Today's scheduled final workout of Week #1 of my structured training calls for a 2:15 ride. I don't mind doing 2 hours or less on the LeMond bike in the house in the comfort of my basement, but once we start jumping above 90 minutes or 2 hours I'll head outside for the easier rides that don't require me to stare at the power meter and HR all the time. The temperature of 25 degrees and cloud cover outside has me dipping down to the bottom end of Iowan David Ertl's suggested clothing list guide for riding outside.
I have all of the gear for riding in the 20-25 degree range, I just have to layer up and head out into the COLD!!! I've got a nice venison stew I made cooking in the crockpot, so by the time I get back things should smell pretty good in the house and I can look forward to a hot shower and a bowl of goodness to warm me back up.
The Summerset Trail has been plowed, so I can get my low cadence, big gear hill climb intervals worked into an outdoor ride today. I'll take the Dos Niner mountain bike as there are patches of snow and ice between the house and the trail. I'm sure there is some ice on the trail in various spots from the melt we had yesterday and the day before.
Today's bike for the big ring hill climbs (2 x 10) at low cadence will keep me comfy and provide traction on any of the snow and ice spots.
Ertl's guide from this link...
The Coach's Guide — David Ertl
Here is my approach to dressing for the temperature. My weak link is my toes. They are often the limiting factor. If head, hands, feet are not mentioned below, then I do nothing special for them.
70 Degrees (21C): Shorts and short-sleeve jersey.
60 Degrees (15.5C): Shorts and long-sleeve jersey or long-sleeve thin undershirt.
50 Degrees (10C): Tights or leg warmers; heavy long-sleeve jersey with sleeveless or short-sleeve wicking undershirt; or lightweight long-sleeve jersey with long-sleeve undershirt.
45 Degrees (7C): Tights or leg warmers; long-sleeve wicking undershirt and lined cycling jacket; thin full-fingered gloves; headband covering ears; wool socks and shoe covers.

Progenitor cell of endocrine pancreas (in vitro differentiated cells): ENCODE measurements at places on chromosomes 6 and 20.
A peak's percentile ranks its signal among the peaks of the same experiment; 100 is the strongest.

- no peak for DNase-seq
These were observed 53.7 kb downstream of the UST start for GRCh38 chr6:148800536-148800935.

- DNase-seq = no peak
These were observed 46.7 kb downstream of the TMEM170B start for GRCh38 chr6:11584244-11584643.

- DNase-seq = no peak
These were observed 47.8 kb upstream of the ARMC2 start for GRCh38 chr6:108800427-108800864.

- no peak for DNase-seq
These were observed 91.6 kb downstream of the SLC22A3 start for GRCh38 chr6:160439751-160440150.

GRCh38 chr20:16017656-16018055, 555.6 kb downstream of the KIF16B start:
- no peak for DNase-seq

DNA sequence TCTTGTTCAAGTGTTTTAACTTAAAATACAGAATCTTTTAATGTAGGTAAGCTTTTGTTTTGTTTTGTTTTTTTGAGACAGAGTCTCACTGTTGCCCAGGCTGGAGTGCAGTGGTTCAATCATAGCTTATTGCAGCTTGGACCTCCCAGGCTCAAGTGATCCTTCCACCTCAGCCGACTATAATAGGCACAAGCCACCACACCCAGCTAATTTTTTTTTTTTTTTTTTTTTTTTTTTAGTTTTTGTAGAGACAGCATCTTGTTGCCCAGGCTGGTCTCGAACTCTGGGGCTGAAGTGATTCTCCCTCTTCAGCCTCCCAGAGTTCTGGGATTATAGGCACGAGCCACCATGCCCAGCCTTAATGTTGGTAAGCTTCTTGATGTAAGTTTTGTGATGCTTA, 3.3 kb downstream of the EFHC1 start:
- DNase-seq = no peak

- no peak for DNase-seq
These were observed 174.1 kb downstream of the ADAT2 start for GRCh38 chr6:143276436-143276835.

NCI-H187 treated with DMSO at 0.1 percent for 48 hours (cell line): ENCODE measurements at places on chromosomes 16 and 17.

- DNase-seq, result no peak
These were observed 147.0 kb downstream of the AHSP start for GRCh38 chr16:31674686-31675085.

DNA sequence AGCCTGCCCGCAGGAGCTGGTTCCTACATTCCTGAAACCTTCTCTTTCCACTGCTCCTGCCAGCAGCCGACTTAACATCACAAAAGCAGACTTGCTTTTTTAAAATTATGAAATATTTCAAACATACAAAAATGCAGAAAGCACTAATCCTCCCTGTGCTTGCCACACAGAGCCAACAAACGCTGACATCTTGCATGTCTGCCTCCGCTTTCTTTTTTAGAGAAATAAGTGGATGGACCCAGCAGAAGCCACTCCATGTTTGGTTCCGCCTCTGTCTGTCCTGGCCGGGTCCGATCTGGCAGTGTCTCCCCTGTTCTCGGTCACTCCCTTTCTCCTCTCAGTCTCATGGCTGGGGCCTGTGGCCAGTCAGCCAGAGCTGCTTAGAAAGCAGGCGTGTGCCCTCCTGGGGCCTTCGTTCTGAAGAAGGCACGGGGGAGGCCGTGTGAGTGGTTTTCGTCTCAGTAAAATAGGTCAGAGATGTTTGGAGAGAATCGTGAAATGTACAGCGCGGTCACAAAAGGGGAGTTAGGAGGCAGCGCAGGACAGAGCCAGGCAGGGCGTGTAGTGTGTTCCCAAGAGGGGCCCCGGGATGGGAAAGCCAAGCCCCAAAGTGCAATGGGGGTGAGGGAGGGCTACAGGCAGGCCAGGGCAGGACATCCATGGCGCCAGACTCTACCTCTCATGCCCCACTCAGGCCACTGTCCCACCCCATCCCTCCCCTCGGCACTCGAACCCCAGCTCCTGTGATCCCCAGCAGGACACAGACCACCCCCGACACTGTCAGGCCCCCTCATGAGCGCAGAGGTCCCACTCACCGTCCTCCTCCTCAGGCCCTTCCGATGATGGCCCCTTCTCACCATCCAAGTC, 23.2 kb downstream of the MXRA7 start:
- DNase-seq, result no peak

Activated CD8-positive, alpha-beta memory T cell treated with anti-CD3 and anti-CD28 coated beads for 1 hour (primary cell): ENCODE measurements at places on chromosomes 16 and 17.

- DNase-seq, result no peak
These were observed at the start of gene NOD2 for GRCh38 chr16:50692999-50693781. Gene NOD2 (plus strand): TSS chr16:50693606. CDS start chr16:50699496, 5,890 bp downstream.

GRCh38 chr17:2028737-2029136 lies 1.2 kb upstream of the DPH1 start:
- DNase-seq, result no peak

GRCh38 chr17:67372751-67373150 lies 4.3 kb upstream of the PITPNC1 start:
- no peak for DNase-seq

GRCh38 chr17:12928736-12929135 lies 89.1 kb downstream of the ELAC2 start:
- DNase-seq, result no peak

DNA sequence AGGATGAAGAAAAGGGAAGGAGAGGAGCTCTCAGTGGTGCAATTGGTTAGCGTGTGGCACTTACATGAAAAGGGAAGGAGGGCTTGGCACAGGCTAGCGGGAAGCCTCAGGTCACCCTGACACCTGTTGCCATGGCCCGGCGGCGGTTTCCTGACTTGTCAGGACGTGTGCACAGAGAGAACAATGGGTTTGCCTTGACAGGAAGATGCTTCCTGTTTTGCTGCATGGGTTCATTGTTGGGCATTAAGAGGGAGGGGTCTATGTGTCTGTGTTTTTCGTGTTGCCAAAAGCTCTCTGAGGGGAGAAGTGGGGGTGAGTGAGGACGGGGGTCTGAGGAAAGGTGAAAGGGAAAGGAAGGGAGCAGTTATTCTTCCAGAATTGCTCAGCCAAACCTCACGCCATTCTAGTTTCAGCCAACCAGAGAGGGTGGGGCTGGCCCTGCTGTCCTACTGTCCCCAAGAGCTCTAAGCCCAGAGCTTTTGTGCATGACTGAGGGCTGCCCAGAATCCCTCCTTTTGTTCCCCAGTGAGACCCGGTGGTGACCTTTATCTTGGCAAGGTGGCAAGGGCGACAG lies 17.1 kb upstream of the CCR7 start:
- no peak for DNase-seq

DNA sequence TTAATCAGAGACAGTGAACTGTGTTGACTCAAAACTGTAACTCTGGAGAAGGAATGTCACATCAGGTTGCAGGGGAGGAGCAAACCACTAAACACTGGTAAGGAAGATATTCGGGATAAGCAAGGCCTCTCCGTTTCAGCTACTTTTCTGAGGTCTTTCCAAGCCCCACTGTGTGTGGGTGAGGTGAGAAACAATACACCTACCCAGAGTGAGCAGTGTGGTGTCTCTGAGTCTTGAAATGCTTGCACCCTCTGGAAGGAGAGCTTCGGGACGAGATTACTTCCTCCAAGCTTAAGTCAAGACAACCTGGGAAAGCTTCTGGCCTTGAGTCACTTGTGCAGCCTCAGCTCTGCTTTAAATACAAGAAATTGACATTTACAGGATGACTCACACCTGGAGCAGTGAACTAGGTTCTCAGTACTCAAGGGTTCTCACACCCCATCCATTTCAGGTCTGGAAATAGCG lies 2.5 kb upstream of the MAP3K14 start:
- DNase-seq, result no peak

40 Degrees (4.4C): Tights or leg warmers; long-sleeve heavy mock turtleneck (I like Under Armour) and lined cycling jacket; medium-weight gloves; headband covering ears; winter cycling shoes, shoe covers, wool socks.
35 Degrees (1.7C): Heavyweight tights; long-sleeve heavy wicking turtleneck undershirt and heavy cycling jacket; heavy-weight gloves; headband covering ears; winter cycling shoes, shoe covers, wool socks with charcoal toe warmers.
30 Degrees (-1C): Heavyweight tights; long-sleeve heavy wicking turtleneck undershirt and heavy cycling jacket; heavy-weight gloves; lined skullcap; winter cycling shoes, shoe covers, wool socks with charcoal toe warmers.
25 Degrees (-3.9C): Winter bib tights; long-sleeve heavy wicking full turtleneck undershirt, long-sleeve jersey and lined cycling jacket; mittens or lobster claw gloves; balaclava; winter cycling shoes, wool socks, plastic bag, charcoal toe warmers.
20 Degrees (-6.7) and below: Winter bib tights; long-sleeve heavy wicking full turtleneck undershirt, long-sleeve jersey and lined cycling jacket; mittens or lobster claw gloves; balaclava; winter cycling shoes, wool socks, plastic bag, charcoal toe warmers.
Regarding the charcoal toe warmers. I find these help add another half hour to the time I can ride when it's 35 and below. I buy these in bulk at Costco, where they are about 50 cents per pair. Sweat will deactivate these. Feet sweat when covered with shoe covers - even on the coldest days. Therefore, to help them last longer, I stick the toe warmers to the outside of the toes of the shoes and then put the shoe cover over these, instead of putting the charcoal packets inside the shoe.
I also put my toes in a sandwich plastic bag to help keep the moisture in the toebox of the shoe. When it gets really cold (under 25 degrees), I put my whole foot into a plastic bag (Subway or newspaper bags work well).